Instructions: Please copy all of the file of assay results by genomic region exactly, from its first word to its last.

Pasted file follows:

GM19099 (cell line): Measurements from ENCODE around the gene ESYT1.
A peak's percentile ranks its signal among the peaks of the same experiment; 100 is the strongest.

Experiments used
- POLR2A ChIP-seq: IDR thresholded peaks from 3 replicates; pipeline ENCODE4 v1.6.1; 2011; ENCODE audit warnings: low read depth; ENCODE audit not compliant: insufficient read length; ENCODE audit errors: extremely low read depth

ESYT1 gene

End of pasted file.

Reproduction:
GM19099 (cell line): Measurements from ENCODE around the gene ESYT1.
A peak's percentile ranks its signal among the peaks of the same experiment; 100 is the strongest.

Experiments used
- POLR2A ChIP-seq: IDR thresholded peaks from 3 replicates; pipeline ENCODE4 v1.6.1; 2011; ENCODE audit warnings: low read depth; ENCODE audit not compliant: insufficient read length; ENCODE audit errors: extremely low read depth

ESYT1 gene